Indonesia Suspends Aviation Officials, Requires New Briefings after AirAsia Crash

Pilots have disputed that the new regulations are necessary, however.

Indonesian transport authorities took action Jan. 5 in the wake of the AirAsia crash, suspending aviation officials and saying airlines will be forced to comply with more stringent pre-departure regulations and require their pilots to undergo direct weather briefings, according to multiple media reports But some pilots argued new briefings are not needed because they already obtain weather data before their flights.

Djoko Murjatmodjo, the Transportation Ministry's acting director-general of civil aviation, said the ministry has issued a circular requiring airlines to directly brief their pilots on weather before departure, and that an official rule will follow. He said the ministry has ordered agencies at the Surabaya airport to suspend officials from air traffic control, the airport operator, and the airport aviation office who were on duty at the time of Flight QZ8501's crash.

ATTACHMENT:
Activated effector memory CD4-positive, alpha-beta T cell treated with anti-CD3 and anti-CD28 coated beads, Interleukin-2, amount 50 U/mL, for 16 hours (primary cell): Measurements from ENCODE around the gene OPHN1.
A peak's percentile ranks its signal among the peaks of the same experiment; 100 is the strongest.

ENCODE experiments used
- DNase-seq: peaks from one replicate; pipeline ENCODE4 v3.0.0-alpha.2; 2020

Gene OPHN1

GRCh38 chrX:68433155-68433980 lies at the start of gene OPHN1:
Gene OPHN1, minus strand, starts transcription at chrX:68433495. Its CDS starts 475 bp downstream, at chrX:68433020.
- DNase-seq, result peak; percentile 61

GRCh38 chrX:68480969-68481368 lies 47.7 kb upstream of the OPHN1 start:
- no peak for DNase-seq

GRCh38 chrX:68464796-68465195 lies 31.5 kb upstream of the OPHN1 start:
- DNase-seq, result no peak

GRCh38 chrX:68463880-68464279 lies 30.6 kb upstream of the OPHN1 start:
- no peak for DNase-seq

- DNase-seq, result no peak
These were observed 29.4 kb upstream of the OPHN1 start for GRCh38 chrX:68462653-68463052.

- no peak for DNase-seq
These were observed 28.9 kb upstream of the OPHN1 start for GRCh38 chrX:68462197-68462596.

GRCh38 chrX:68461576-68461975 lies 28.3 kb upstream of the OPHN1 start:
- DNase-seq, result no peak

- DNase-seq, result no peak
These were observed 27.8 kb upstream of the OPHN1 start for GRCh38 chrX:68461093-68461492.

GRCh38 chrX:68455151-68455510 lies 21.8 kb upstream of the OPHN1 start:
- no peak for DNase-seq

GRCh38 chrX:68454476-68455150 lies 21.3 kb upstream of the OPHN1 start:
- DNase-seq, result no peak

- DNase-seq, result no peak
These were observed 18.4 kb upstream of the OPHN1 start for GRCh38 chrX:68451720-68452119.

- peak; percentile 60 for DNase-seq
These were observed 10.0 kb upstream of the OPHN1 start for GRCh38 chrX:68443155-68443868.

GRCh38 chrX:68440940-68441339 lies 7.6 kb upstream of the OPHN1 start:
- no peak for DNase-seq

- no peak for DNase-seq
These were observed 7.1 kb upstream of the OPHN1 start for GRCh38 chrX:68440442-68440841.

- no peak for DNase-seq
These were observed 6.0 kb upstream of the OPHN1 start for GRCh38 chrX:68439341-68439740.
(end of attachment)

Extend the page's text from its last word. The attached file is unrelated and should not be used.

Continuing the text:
The flight originated in Surabaya, Indonesia's second-largest city. The aviation directorate general at the international airport there was found to have used incorrect information in making its decision to allow AirAsia a takeoff slot for the flight, Murjatmodjo said.

Senior pilot Sardjono Jhony Tjitrokusumo argued that the pilots are not necessarily at fault, saying undergoing briefings is not part of the required procedures before takeoff.

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